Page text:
Chinese search engine giant Baidu announced a 10 billion yuan ($ 1.52 billion) autonomous driving fund. NIO Capital is in talks to raise up to $ 500 million in a dollar fund aimed at the country’s auto sector. It seems there is an increasing interest in the electric vehicle and autonomous driving market. What are some of the reasons for this?
TUNG: In China, traffic congestion is a huge problem. About 20 to 25 million people on any given day live in Beijing. In a city of that size, roughly 20% of people own cars. Traffic is terrible — even worse than New York. It’s gotten so bad that the government mandates, by law, people cannot drive their car for two days out of the week depending on the last digit of their license plate. That’s why people are looking for solutions around ride-sharing and cars that don’t emit as much pollution.
In what time frame do you foresee autonomous vehicles being a mass phenomenon in China?
TUNG: I would probably say within the next 5 years.
Some are calling the bike sharing economy in China a bubble and some startups are already closing their doors. What are your thoughts on the bike sharing craze?
TUNG: Every category that we have invested in since 2000 until now has been called a bubble. Before the bike sharing bubble, it was the ride-sharing bubble. Before that, it was the take-out delivery bubble. Before that, it was the e-commerce bubble. What people from outside of China don’t realize is that there is a period of rapid growth with lots of money being poured into a category. And then after the first three years, typically only two to three category leaders emerge. In e-commerce, you have Alibaba and JD.com. In ride-sharing, there’s Didi. In bike-sharing, you have three right now — Mobike, Ofo, and Hello-Bike.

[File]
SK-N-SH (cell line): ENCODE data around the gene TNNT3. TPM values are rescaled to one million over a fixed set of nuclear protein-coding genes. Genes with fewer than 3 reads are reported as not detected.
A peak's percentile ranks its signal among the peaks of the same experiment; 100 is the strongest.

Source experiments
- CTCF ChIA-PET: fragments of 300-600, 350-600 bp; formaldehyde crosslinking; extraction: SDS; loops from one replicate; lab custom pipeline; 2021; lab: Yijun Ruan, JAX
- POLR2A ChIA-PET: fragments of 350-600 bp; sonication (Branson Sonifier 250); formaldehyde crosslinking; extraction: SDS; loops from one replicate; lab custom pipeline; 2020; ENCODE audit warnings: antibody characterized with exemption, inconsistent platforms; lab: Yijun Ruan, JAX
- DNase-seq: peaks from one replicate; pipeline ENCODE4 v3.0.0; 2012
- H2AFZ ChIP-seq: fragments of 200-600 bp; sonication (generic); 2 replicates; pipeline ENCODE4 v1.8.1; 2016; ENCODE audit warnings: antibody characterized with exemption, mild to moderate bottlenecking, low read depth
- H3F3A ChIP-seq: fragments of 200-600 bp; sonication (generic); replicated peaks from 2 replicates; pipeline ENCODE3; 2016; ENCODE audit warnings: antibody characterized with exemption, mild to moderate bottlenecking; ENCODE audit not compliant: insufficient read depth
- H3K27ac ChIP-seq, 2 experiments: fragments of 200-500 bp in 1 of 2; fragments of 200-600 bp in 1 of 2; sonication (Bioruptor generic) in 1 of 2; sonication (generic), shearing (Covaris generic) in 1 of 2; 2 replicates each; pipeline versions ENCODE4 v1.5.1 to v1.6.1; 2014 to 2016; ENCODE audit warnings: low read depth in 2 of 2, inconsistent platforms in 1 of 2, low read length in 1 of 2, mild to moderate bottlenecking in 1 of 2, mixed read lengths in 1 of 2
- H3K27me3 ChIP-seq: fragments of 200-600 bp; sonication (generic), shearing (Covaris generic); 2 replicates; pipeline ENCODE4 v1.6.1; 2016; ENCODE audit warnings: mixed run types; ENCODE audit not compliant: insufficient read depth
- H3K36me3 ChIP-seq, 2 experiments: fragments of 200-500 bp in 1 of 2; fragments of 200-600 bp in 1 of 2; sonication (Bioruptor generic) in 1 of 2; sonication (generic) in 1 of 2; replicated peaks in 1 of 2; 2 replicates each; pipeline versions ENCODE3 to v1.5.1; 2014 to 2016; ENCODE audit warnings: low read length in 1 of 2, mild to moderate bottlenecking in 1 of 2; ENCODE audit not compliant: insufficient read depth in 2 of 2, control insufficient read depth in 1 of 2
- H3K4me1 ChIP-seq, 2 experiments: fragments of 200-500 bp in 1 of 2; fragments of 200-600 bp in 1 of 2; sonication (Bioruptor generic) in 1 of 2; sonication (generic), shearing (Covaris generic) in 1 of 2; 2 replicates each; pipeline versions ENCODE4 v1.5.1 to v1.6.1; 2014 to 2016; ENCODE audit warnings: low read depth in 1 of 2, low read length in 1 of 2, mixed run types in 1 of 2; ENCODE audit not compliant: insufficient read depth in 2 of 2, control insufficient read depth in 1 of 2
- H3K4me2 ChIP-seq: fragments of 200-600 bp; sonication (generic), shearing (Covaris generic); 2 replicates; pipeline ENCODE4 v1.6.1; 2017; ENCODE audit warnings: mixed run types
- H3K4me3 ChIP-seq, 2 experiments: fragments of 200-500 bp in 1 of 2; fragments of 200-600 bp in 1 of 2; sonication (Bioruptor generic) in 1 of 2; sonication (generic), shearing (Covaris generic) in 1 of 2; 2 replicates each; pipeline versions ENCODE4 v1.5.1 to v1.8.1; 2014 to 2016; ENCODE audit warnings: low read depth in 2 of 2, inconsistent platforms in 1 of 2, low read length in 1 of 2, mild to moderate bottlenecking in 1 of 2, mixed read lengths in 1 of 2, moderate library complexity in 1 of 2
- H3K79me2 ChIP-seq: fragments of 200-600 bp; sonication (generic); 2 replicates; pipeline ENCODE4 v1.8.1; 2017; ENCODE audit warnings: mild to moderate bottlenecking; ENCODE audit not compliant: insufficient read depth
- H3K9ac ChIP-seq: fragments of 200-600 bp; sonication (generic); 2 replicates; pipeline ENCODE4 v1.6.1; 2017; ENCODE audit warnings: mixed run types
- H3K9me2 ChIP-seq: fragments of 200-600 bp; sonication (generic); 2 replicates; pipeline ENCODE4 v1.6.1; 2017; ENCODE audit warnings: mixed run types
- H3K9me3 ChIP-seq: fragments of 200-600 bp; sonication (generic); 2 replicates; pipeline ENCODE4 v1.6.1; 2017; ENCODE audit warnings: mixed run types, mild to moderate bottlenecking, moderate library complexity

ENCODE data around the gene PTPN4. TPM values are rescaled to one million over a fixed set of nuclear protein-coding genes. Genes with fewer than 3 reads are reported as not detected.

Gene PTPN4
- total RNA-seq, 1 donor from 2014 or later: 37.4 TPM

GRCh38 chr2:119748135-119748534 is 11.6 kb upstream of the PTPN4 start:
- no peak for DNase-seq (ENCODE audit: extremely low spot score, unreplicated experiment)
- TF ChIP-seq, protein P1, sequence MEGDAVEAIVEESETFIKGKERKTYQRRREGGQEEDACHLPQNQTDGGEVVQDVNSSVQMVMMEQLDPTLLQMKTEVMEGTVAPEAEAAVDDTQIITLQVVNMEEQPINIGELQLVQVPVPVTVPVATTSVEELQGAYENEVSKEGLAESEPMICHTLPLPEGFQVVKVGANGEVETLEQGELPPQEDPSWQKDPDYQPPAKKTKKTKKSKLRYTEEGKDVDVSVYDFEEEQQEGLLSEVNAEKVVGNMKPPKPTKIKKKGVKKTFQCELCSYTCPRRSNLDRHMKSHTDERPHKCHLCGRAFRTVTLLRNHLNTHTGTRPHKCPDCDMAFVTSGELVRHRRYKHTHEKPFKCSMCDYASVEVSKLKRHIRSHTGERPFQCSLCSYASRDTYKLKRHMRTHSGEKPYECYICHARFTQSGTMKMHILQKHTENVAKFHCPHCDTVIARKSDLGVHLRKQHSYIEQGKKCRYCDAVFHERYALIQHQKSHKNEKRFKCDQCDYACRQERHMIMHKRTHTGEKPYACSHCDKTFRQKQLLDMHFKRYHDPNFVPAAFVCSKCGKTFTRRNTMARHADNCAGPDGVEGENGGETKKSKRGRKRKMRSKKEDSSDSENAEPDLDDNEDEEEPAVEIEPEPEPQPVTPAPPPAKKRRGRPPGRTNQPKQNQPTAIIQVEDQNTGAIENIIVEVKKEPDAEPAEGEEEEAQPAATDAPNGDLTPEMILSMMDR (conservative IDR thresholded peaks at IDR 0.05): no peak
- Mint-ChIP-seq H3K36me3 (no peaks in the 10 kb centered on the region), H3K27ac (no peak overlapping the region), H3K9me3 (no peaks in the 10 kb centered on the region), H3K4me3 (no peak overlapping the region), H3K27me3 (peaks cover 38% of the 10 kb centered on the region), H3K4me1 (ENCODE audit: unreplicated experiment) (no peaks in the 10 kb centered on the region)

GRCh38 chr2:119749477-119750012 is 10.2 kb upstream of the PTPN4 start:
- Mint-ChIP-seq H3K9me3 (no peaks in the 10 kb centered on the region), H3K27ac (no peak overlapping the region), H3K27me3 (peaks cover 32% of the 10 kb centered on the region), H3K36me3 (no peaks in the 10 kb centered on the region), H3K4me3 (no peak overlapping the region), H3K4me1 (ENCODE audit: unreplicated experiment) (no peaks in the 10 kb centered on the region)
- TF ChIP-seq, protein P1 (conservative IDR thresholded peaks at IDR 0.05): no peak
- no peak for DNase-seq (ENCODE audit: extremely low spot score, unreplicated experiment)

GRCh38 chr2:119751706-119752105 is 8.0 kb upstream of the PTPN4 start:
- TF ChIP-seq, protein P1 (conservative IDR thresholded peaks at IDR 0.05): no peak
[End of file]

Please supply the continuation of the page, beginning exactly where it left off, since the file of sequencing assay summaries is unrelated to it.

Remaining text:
If you invest early, the organic growth through M&A will eventually build a sizable business that you can monetize later when you have that market share position.
We actually see startups in China grow at a faster pace the first three to five years than they do in the U.S. It’s not uncommon to see Chinese teams working from 9 a.m. to 9 p.m, six days a week. And the reason for this is because they know they need to get to one of the top three position in their sector in a three-year span. They all gear to get to that point as fast as possible. In the U.S., we see more entrepreneurs who are doing things for fun, so whether you do it today, two days from now or a week from now, it doesn’t matter — it’s a marathon. In China, it’s whatever it takes in those first three years.
How can firms outside of China tap into that growth?
TUNG: You need good local partners. We spend a lot of time working with Airbnb on their strategy in China. You need people who can provide you with local knowledge and local relationships when it comes to hiring, obtaining necessary licenses, and setting up Chinese subsidiaries